First Floor cracks
The first floor of the test building showed minor cracks that did not affect the overall structural integrity of the seven-story structure.
Construction of the seven-story building was made possible through financial support and donated equipment and labor from Southern California structural engineering and construction firms, including Associated Ready Mix, Baumann Engineering, California Field Ironworkers, Cemex, Concrete Reinforcing Steel Institute, Douglas E. Barnhart, Inc., Englekirk & Sabol, Inc., Fontana, Grace, Hanson Aggregates, Highrise Concrete Systems, Inc., Morley Builders, Pacific Southwest Structures, Schuff Steel-Pacific Inc., Southern California Ready Mix Concrete Association, the Portland Cement Association, and Carpenters/Contractors Cooperation Committee, a nonprofit labor and management group.

The 25 ft. by 40 ft shake table was constructed in September 2004 as part of the National Science Foundation’s George E. Brown Jr. Network for Earthquake Engineering Simulation (NEES). The $9 million shake table is the largest in the U.S. and the only outdoor shake table in the world, which makes it ideally suited for testing tall, full-scale buildings. Powerful hydraulic actuators can shake a test structure at speeds up to 6 feet per second, a speed that can reproduce near-fault ground motions, creating realistic simulations of the most devastating earthquakes ever recorded. The facility was funded through a grant from the National Science Foundation as well as state, university, and private contributions. Construction of the Jacobs School of Engineering’s EnglekirkStructural Engineering Center and the earthquake research program there is supported by the Englekirk Center Industry Advisory Board, a group of 45 structural engineering firms and associations in Southern California. Patron members include Carpenters/Contractors Cooperation Committee and

low res rebar
"Shear walls" are required by California building codes to be strong enough to support about 30 percent of the building’s total weight. However, the test building at UCSD included a shear wall with half the required amount of reinforcing steel, which enabled the building to flex during the test rather remain more rigid.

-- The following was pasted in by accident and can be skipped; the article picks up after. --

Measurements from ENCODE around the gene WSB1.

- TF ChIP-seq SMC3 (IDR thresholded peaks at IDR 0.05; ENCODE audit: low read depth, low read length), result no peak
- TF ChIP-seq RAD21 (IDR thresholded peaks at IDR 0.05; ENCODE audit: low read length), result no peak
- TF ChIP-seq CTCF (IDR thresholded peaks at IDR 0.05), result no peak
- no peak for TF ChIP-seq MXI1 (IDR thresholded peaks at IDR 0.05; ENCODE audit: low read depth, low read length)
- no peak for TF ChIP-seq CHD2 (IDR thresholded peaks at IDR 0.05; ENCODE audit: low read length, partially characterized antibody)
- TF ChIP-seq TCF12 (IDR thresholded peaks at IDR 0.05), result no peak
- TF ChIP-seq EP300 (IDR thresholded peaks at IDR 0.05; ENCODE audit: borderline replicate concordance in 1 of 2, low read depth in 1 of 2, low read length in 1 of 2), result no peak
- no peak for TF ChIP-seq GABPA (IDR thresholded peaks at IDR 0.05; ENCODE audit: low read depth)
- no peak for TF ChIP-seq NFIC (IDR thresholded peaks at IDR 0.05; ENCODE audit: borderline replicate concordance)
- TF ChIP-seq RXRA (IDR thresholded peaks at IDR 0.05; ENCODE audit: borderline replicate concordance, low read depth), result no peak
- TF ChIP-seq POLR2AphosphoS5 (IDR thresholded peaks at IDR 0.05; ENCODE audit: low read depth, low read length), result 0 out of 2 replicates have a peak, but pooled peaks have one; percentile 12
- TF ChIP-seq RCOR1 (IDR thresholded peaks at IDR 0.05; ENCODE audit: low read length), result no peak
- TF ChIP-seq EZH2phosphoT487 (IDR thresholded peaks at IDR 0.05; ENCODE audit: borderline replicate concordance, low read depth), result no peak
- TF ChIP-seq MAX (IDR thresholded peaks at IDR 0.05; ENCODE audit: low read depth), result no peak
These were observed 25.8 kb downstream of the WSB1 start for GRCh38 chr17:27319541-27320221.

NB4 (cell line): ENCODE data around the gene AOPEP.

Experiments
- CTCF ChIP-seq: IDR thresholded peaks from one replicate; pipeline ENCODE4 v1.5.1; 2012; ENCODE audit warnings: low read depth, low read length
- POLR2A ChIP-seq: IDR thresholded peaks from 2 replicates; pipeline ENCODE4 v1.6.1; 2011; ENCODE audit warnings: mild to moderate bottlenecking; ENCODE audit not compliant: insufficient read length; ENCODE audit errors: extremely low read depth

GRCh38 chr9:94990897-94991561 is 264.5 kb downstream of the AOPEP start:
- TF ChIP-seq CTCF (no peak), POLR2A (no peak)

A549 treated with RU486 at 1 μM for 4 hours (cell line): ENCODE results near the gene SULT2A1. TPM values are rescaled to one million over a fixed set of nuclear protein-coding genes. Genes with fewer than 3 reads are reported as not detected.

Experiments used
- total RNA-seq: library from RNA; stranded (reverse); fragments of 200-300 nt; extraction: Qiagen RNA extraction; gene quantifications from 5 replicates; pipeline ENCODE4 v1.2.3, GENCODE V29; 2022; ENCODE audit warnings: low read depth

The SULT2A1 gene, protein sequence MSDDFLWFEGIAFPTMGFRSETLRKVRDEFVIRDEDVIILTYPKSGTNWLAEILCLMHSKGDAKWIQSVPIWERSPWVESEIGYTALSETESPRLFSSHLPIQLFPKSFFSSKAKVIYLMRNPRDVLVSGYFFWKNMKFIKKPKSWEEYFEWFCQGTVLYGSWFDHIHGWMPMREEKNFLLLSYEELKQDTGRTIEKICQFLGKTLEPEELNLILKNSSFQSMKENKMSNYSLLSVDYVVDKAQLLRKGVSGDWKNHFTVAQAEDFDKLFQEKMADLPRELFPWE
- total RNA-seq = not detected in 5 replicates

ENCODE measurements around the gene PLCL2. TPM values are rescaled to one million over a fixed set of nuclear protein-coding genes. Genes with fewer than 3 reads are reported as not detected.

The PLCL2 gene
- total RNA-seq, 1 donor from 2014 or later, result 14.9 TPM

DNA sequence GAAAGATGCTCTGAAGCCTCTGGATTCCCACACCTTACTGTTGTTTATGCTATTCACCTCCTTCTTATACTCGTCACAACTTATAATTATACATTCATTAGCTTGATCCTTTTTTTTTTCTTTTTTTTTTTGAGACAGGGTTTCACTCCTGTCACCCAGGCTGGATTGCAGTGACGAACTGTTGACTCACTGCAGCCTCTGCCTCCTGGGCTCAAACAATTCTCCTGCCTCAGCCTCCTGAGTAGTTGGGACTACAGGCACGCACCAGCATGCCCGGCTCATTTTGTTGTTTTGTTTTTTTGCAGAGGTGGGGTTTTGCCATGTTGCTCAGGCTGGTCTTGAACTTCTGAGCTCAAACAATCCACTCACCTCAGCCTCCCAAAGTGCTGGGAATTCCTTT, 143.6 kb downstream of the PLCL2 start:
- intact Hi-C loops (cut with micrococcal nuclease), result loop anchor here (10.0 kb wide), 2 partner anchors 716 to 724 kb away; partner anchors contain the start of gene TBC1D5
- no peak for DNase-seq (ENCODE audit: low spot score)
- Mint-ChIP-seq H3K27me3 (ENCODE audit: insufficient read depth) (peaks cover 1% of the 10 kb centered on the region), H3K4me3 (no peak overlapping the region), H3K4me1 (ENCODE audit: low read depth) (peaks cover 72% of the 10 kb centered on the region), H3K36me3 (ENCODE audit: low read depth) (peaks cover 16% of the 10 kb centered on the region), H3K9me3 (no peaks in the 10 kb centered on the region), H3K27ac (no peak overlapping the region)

Englekirk Systems Development, Inc. Other members include: American Segmental Bridge Institute; Anderson Drilling; Baumann Engineering, Brandow & Johnston Associates; Burkett and Wong Engineers; Charles Pankow Builders, Ltd.; Clark Pacific; Douglas E. Barnhart, Inc.; Dywidag Systems International, USA, Inc. (DSI); Englekirk and Sabol Consulting Structural Engineers, Inc.; EsGil Corporation; GEOCON; Gordon Forward; Highrise Concrete Systems, Inc.; HILTI; Hope Engineering, Inc.; John A. Martin and Associates; Josephson Werdowatz & Associates Incorporated; JVI, Inc.; KPFF Consulting Engineers; Matt Construction Corporation; Morley Builders; Nabih Youssef and Associates; Oak Creek Energy Systems; Occidental Petroleum Corporation; Pacific Southwest Structures; Parsons, PCL Construction Services, Inc.; Portland Cement Association; Precast/Prestressed Concrete Manufacturers Association of California (PCMAC); Rudolph and Sletten; Schuff Steel-Pacific, Inc.; Saiful/Bouquet Consulting Structural Engineers, Inc.; Structural Engineering Association of Southern California (SEAOSC); Simon Wong Engineering, Simpson Manufacturing Co., Inc.; Smith-Emery Company; Stedman & Dyson Structural Engineers; The Eli & Edythe L. Broad Foundation; Twining Laboratories; UC San Diego Design and Construction; Verco Manufacturing Co.; and the Structural Engineering Association of San Diego (SEAOSD).

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Media Contacts

Rex Graham
Jacobs School of Engineering
Phone: 858-822-3075
rgraham@soe.ucsd.edu